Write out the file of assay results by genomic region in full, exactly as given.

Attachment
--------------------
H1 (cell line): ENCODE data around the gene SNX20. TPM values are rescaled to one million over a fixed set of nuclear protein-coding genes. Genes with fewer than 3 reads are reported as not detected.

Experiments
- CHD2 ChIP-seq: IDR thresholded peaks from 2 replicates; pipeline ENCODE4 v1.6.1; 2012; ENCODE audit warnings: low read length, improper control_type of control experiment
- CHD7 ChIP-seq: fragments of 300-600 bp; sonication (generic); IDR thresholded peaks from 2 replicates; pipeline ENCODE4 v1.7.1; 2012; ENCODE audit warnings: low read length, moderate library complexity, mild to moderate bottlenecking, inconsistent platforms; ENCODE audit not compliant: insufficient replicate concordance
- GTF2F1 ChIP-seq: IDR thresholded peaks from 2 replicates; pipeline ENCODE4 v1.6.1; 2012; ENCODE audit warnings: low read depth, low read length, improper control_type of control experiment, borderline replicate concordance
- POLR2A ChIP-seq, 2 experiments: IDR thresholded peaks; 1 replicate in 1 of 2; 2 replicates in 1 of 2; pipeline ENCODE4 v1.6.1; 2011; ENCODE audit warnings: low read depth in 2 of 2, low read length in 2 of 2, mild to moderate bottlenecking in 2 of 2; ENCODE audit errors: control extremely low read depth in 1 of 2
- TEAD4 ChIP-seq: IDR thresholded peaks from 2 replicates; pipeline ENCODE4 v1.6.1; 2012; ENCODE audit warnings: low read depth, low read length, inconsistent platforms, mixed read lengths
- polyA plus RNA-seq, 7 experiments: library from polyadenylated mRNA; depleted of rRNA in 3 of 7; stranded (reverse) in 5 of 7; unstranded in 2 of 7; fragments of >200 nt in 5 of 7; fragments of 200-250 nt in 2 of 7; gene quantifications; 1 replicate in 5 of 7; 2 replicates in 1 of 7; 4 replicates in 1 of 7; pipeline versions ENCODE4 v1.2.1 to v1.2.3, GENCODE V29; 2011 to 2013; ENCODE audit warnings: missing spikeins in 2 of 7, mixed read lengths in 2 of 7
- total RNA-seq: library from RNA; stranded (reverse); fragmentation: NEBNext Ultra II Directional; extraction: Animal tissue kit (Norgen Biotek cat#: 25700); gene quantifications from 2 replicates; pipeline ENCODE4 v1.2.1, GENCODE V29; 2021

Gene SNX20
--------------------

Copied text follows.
H1 (cell line): ENCODE data around the gene SNX20. TPM values are rescaled to one million over a fixed set of nuclear protein-coding genes. Genes with fewer than 3 reads are reported as not detected.

Experiments
- CHD2 ChIP-seq: IDR thresholded peaks from 2 replicates; pipeline ENCODE4 v1.6.1; 2012; ENCODE audit warnings: low read length, improper control_type of control experiment
- CHD7 ChIP-seq: fragments of 300-600 bp; sonication (generic); IDR thresholded peaks from 2 replicates; pipeline ENCODE4 v1.7.1; 2012; ENCODE audit warnings: low read length, moderate library complexity, mild to moderate bottlenecking, inconsistent platforms; ENCODE audit not compliant: insufficient replicate concordance
- GTF2F1 ChIP-seq: IDR thresholded peaks from 2 replicates; pipeline ENCODE4 v1.6.1; 2012; ENCODE audit warnings: low read depth, low read length, improper control_type of control experiment, borderline replicate concordance
- POLR2A ChIP-seq, 2 experiments: IDR thresholded peaks; 1 replicate in 1 of 2; 2 replicates in 1 of 2; pipeline ENCODE4 v1.6.1; 2011; ENCODE audit warnings: low read depth in 2 of 2, low read length in 2 of 2, mild to moderate bottlenecking in 2 of 2; ENCODE audit errors: control extremely low read depth in 1 of 2
- TEAD4 ChIP-seq: IDR thresholded peaks from 2 replicates; pipeline ENCODE4 v1.6.1; 2012; ENCODE audit warnings: low read depth, low read length, inconsistent platforms, mixed read lengths
- polyA plus RNA-seq, 7 experiments: library from polyadenylated mRNA; depleted of rRNA in 3 of 7; stranded (reverse) in 5 of 7; unstranded in 2 of 7; fragments of >200 nt in 5 of 7; fragments of 200-250 nt in 2 of 7; gene quantifications; 1 replicate in 5 of 7; 2 replicates in 1 of 7; 4 replicates in 1 of 7; pipeline versions ENCODE4 v1.2.1 to v1.2.3, GENCODE V29; 2011 to 2013; ENCODE audit warnings: missing spikeins in 2 of 7, mixed read lengths in 2 of 7
- total RNA-seq: library from RNA; stranded (reverse); fragmentation: NEBNext Ultra II Directional; extraction: Animal tissue kit (Norgen Biotek cat#: 25700); gene quantifications from 2 replicates; pipeline ENCODE4 v1.2.1, GENCODE V29; 2021

Gene SNX20